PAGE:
A good start

A good start

Manmohan Singh’s visit to Myanmar is rightly considered historic as it is for the first time that an Indian prime minister is visiting that country in the last 25 years.

Being next door neighbours the two countries have a long history of cultural, people to-people and trade ties and the visit will certainly help to boost them.

But it was not always want of opportunity and interest that held the ties from growing. The Indian government actually was not averse to doing business with Myanmar even when the country was under a most despotic and uncompromising military junta, causing much disappointment to the pro-democracy forces there. Ever since the nineties, India has taken interest in developing ties with Myanmar, guided by the Look East policy and feeling concerned about the increasing Chinese influence there. But many Indian projects in Myanmar did not do well because of poor management and execution delays and this has even  affected India’s standing. This should not happen in the new phase of engagement that India is trying to open up.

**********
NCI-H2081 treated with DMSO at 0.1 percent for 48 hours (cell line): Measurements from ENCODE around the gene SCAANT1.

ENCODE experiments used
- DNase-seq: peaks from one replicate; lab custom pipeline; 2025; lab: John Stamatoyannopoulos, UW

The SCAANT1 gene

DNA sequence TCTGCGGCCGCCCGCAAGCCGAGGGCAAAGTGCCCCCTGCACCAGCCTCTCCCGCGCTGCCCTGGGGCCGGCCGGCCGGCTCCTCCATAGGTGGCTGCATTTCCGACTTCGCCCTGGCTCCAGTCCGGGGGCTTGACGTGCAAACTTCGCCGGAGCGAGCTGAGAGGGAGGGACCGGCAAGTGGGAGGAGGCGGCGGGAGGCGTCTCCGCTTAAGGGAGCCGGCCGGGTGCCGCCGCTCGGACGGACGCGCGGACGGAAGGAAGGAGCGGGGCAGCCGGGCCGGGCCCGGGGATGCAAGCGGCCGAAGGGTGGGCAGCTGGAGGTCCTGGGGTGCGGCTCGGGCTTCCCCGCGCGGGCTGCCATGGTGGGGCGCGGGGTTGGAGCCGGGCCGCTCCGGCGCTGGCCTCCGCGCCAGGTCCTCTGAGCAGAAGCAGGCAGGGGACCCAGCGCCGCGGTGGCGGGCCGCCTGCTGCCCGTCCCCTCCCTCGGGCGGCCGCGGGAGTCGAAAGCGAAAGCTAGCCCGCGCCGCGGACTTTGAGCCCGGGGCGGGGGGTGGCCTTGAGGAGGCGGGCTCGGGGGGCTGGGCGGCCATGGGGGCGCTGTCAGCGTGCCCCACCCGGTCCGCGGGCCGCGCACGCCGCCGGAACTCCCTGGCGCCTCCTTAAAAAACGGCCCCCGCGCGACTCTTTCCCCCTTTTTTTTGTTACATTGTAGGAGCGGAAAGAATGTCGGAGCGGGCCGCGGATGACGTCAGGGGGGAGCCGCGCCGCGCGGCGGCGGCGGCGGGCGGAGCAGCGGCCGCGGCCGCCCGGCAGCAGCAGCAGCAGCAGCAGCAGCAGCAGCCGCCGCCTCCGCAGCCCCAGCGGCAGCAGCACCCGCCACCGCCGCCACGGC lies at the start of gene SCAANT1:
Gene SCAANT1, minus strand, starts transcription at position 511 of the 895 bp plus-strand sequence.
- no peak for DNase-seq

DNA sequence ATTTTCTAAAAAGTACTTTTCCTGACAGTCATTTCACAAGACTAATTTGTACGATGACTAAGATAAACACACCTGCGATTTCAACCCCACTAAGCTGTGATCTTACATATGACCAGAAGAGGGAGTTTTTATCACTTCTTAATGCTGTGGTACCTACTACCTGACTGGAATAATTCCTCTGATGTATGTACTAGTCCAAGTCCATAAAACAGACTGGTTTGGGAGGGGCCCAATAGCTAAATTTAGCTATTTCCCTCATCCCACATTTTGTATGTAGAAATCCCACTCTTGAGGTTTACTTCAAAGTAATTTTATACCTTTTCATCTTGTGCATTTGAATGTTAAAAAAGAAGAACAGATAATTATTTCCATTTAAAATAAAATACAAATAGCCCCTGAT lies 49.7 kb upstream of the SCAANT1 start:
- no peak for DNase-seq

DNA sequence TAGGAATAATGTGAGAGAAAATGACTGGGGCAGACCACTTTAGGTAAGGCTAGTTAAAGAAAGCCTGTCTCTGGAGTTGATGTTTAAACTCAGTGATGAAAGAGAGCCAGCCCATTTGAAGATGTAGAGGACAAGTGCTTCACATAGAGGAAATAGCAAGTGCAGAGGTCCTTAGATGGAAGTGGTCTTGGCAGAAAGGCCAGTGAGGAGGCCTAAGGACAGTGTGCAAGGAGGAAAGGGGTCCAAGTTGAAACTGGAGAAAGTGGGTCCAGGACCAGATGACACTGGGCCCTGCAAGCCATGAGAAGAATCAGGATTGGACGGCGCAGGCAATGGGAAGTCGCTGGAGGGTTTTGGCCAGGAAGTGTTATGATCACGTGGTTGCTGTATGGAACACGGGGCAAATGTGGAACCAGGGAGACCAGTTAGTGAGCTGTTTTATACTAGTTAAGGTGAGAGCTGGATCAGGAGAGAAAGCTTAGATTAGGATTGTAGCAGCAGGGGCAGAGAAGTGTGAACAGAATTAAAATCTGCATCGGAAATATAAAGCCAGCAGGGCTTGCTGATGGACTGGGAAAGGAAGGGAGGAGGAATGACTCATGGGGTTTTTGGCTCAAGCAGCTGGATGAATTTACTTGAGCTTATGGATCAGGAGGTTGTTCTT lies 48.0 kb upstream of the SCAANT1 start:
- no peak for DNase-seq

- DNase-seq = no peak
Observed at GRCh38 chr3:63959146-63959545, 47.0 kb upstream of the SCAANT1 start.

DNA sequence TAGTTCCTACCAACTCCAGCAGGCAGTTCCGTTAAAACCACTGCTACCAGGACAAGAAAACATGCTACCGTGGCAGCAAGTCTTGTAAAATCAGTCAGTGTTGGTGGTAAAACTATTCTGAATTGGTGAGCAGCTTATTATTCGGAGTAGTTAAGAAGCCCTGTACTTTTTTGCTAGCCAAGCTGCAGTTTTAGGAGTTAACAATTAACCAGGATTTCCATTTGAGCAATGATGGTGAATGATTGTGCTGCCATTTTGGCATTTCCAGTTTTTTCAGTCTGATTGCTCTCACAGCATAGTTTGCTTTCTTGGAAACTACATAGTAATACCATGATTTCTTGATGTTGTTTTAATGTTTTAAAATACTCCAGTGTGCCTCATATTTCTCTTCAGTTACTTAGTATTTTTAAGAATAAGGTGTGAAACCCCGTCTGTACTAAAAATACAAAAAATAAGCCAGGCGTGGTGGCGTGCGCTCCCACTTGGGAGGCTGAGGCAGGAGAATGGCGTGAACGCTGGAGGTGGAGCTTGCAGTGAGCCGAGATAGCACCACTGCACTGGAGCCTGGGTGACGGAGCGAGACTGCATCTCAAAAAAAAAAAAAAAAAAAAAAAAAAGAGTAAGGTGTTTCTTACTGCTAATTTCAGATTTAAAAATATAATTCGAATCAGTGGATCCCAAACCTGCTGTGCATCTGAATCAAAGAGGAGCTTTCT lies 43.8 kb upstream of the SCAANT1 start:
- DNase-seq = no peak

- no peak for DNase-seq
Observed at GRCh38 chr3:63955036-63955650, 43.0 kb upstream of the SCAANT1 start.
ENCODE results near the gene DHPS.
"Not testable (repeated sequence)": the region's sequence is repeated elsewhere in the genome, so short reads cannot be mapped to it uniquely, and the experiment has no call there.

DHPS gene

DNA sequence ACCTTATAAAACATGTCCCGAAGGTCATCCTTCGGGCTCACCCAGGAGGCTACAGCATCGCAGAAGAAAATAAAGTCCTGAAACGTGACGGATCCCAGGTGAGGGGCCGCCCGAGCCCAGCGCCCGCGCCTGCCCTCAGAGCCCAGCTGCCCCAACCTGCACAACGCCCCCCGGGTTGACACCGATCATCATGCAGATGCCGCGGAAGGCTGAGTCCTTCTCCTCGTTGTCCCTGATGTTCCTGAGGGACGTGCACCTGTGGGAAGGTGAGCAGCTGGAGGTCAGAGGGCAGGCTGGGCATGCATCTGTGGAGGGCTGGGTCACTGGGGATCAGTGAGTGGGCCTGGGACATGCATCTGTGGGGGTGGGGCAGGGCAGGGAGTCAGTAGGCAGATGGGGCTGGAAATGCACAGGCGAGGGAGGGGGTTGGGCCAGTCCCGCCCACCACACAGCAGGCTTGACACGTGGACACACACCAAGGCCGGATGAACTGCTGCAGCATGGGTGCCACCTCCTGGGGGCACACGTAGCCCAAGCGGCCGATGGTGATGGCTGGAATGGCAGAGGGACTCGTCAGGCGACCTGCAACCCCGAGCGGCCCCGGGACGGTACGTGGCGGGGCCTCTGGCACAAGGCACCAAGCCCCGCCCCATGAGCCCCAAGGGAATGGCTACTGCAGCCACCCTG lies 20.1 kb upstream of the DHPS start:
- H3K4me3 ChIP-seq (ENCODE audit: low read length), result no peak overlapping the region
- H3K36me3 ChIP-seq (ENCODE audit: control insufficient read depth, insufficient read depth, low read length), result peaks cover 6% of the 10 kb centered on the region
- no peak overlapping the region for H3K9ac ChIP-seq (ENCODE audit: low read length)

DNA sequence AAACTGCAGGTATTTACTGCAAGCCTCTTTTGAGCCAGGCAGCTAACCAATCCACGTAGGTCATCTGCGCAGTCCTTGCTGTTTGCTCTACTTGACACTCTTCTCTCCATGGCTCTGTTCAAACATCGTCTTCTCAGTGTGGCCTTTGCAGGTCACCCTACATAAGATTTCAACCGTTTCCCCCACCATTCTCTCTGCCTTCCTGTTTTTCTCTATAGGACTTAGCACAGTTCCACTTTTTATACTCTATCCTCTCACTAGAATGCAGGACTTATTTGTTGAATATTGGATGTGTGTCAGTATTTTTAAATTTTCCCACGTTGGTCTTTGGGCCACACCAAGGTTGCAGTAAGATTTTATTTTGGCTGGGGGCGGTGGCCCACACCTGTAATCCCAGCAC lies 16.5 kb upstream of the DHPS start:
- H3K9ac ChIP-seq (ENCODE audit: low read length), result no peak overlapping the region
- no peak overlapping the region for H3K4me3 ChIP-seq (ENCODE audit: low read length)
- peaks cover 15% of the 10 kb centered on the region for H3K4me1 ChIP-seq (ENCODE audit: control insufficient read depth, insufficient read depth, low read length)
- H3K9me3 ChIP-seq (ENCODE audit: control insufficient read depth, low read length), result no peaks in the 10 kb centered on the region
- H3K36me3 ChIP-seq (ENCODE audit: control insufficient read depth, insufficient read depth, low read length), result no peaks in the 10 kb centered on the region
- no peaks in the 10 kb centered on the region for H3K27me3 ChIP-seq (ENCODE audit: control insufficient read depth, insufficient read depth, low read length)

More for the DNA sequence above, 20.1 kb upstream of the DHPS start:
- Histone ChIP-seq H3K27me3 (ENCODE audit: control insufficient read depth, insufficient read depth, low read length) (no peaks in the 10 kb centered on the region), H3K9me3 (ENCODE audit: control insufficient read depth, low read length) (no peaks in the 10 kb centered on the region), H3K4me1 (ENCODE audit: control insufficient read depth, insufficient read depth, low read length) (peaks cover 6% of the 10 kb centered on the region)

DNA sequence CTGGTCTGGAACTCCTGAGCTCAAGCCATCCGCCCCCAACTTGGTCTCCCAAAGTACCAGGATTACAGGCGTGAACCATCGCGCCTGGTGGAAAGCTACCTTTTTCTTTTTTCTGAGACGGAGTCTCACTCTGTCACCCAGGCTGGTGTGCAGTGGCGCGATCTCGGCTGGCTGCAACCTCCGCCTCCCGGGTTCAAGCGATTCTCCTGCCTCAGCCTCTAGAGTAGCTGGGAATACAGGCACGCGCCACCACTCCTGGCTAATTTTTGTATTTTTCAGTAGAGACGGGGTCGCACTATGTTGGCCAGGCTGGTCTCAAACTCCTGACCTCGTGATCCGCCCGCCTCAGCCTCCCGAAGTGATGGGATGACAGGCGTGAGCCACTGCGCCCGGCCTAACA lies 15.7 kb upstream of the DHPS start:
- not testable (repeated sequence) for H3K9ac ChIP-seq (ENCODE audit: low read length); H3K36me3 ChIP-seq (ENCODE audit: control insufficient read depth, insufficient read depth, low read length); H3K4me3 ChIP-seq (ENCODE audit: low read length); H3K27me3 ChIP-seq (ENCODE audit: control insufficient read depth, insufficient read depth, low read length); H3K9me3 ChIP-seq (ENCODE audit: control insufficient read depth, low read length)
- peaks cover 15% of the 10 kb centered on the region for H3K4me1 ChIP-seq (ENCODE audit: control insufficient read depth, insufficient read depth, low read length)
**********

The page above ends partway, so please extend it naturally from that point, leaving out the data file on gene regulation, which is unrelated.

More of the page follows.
Myanmar is of great strategic and economic significance to India because of its geographical location and resources. The wide range of agreements relating to trade, energy and connectivity signed by the two countries during the visit attests to this.  Myanmar, with its huge gas reserves, can help India which has growing energy needs.

Co-operation in areas like infrastructure, education, agriculture and information technology will benefit both countries, especially Myanmar which has lagged behind in development. The development of road connectivity with Myanmar and beyond, which has long been planned, will give a great boost to the economy of India’s North-East. The proposed bus service between Imphal and  Mandalay is a good beginning. Better relations with Myanmar will also help India to deal better with the insurgencies in the border states.

China has a major presence in Myanmar but there are indications that the latter wants to develop equally good relations with India. This is important for India for strategic and security-related reasons too. There is a new political environment in Myanmar with a reformist prime minister, Thein Sein, and a softened military junta giving more space to popular leader Aung San Suu Kyi and her supporters. India’s policy should be aimed at engaging both the government and the pro-democracy forces in Myanmar so that there is a nationwide support for improvement of relations with India.

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